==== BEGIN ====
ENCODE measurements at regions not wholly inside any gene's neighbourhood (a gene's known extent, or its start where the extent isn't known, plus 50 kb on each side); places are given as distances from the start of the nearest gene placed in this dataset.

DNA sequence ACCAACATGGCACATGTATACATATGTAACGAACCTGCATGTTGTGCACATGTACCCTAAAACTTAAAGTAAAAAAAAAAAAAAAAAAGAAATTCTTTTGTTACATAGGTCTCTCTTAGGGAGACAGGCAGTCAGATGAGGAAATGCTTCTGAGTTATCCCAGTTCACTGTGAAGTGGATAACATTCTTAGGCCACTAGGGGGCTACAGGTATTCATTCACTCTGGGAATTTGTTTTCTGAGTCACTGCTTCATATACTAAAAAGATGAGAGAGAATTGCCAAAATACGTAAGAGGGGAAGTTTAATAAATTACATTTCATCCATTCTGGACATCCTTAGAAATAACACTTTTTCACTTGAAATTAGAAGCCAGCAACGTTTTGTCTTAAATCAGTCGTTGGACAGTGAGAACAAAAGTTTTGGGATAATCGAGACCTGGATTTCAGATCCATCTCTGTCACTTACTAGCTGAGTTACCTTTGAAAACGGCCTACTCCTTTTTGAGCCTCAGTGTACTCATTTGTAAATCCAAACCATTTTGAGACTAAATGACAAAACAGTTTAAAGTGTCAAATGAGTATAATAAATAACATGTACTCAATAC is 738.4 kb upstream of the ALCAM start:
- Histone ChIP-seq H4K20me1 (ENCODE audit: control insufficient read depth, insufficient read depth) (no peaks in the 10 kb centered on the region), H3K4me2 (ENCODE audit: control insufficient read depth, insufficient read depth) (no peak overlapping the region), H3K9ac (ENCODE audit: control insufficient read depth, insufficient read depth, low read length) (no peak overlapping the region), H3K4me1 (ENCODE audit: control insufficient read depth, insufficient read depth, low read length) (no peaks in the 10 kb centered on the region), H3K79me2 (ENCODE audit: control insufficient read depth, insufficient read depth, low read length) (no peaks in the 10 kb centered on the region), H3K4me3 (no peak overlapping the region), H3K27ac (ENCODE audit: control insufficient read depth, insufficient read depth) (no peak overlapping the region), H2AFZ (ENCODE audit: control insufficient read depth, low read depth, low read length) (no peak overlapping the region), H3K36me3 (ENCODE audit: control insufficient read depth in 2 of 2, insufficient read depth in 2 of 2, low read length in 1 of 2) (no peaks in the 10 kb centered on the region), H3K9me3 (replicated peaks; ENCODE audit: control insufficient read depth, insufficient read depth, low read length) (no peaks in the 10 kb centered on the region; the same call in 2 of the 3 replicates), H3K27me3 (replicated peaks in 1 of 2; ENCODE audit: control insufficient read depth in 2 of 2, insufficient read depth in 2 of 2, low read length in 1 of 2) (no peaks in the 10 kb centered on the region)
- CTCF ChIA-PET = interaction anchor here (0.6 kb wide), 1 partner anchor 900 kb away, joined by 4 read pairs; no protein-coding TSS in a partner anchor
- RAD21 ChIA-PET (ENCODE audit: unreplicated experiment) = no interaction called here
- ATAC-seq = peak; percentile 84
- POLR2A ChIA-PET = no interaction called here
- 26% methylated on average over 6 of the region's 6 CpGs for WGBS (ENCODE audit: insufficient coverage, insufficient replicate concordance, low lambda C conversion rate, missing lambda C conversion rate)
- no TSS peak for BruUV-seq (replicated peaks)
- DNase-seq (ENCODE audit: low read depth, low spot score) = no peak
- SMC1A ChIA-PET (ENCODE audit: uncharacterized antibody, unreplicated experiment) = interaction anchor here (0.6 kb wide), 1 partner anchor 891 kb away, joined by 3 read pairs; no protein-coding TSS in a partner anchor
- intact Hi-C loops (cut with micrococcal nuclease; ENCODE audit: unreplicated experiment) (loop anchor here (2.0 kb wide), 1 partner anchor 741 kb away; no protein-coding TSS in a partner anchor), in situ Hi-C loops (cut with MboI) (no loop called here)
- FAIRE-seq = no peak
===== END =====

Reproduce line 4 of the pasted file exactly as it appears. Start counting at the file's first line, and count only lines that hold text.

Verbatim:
- CTCF ChIA-PET = interaction anchor here (0.6 kb wide), 1 partner anchor 900 kb away, joined by 4 read pairs; no protein-coding TSS in a partner anchor